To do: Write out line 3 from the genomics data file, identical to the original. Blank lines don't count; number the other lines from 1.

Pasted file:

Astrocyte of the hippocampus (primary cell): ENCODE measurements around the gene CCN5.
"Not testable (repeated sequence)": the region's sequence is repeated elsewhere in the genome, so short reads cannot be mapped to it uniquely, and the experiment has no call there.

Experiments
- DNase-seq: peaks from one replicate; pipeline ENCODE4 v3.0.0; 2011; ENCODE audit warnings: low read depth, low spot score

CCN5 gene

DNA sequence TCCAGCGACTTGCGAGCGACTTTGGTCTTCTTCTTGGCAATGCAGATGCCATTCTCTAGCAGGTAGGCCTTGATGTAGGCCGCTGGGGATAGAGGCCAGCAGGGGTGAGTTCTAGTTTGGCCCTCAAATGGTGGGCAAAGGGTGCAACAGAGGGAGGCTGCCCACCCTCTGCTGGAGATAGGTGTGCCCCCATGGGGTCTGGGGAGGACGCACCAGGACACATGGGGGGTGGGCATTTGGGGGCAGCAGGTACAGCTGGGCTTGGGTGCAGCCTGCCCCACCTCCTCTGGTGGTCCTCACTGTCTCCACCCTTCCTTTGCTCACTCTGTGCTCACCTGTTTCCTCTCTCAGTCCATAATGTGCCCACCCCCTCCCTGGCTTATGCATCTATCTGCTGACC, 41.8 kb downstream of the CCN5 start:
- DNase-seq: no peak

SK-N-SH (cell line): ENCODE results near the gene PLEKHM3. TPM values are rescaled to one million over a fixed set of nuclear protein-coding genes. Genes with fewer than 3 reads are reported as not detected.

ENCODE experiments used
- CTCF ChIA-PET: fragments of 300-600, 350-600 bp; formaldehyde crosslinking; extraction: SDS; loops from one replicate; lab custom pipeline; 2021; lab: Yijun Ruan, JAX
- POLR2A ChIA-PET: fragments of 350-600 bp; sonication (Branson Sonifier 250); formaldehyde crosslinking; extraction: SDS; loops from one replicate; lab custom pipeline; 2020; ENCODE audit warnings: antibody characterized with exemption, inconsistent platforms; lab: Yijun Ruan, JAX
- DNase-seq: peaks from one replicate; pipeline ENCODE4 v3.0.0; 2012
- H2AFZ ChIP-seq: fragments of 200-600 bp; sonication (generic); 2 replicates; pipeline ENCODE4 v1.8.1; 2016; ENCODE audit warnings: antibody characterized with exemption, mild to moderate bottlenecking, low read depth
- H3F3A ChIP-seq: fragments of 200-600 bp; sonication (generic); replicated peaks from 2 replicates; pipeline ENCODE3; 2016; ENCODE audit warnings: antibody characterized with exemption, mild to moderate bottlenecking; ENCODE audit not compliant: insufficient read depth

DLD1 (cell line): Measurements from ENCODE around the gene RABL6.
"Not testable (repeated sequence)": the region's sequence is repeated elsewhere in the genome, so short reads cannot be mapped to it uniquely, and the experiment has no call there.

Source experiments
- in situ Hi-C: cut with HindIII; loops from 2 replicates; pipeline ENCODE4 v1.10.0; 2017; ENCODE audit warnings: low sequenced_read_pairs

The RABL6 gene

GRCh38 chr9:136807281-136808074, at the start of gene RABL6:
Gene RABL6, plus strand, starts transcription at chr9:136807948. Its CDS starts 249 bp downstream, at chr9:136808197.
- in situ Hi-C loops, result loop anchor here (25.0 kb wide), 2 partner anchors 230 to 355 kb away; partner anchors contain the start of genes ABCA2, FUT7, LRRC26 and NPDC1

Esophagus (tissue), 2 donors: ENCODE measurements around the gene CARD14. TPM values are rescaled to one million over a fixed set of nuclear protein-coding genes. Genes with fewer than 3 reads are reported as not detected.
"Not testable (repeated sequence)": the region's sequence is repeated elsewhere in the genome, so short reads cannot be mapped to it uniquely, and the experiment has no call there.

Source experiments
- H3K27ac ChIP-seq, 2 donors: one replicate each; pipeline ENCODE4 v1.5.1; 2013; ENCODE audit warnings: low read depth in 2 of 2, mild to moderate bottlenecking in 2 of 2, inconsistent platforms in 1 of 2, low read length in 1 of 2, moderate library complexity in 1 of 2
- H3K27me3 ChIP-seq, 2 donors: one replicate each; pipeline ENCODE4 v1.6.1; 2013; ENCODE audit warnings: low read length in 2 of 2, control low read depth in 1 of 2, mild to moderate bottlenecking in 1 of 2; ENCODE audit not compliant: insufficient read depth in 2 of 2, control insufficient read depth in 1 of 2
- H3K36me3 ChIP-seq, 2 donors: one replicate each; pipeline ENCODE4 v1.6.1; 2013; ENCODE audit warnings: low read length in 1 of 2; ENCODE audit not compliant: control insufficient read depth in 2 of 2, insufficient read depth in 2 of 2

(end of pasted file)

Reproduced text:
Experiments